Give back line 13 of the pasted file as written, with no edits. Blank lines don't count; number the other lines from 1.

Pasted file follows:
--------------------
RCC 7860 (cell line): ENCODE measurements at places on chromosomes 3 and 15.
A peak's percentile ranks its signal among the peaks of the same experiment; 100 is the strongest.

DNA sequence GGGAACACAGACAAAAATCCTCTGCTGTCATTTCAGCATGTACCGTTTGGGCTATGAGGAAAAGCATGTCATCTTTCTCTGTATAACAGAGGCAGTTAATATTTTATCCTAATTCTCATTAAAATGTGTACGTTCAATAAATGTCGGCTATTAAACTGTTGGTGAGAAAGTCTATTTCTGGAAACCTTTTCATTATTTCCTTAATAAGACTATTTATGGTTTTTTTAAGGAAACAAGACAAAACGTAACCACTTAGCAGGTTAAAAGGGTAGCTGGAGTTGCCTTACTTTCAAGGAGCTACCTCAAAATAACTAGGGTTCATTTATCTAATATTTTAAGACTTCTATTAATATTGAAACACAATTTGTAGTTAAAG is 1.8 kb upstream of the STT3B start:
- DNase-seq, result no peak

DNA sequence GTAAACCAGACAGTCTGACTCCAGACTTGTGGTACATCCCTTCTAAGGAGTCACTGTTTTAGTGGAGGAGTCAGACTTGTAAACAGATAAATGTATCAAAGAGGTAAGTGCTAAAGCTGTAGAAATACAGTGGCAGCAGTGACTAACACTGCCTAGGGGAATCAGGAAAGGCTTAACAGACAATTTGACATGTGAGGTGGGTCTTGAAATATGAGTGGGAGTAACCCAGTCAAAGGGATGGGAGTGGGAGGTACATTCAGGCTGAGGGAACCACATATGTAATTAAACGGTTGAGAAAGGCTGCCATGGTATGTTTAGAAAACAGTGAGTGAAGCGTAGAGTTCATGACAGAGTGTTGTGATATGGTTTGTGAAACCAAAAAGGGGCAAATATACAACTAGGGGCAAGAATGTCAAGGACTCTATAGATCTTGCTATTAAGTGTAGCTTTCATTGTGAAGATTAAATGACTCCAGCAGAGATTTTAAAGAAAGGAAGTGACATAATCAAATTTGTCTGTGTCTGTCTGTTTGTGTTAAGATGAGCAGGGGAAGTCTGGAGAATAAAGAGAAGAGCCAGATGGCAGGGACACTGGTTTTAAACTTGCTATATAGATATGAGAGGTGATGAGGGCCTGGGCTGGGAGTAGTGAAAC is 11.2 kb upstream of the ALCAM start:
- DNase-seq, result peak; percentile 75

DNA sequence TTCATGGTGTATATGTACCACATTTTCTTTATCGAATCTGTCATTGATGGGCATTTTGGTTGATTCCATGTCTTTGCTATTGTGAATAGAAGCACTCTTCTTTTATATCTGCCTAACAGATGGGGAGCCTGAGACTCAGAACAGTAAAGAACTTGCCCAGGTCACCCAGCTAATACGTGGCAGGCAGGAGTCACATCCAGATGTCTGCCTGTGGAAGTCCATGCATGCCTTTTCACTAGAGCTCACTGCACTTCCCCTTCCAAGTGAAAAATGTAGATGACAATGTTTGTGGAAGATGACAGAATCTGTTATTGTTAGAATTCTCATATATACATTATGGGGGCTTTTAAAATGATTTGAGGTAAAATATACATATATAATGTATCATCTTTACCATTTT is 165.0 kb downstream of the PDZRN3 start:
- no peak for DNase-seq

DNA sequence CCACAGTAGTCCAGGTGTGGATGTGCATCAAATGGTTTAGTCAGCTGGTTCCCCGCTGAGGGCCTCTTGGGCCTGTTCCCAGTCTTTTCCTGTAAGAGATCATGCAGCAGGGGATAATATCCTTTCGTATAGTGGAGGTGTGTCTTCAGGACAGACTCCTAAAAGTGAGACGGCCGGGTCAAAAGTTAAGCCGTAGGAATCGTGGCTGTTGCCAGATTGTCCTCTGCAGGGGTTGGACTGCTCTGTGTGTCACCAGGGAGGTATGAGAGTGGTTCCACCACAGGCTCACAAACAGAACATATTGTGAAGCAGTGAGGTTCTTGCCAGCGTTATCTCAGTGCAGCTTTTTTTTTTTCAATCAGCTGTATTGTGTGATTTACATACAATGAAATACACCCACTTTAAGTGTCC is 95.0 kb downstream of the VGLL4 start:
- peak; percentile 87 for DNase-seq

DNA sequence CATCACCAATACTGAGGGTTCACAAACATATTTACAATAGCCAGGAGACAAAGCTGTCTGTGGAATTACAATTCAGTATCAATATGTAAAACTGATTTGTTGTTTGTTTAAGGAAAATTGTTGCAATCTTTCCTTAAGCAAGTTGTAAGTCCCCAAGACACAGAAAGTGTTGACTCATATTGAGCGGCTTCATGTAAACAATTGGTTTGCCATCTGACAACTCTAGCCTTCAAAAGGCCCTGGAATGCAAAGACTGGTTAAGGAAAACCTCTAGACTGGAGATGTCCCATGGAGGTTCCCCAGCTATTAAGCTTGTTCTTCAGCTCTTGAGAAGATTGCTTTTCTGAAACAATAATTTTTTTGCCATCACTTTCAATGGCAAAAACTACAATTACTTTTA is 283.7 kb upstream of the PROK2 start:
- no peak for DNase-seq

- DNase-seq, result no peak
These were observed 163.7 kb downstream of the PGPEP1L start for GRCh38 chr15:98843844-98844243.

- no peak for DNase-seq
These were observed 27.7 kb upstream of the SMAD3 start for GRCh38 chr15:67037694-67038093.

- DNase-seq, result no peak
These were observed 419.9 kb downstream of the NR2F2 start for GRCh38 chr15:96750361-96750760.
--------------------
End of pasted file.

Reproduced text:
- DNase-seq, result no peak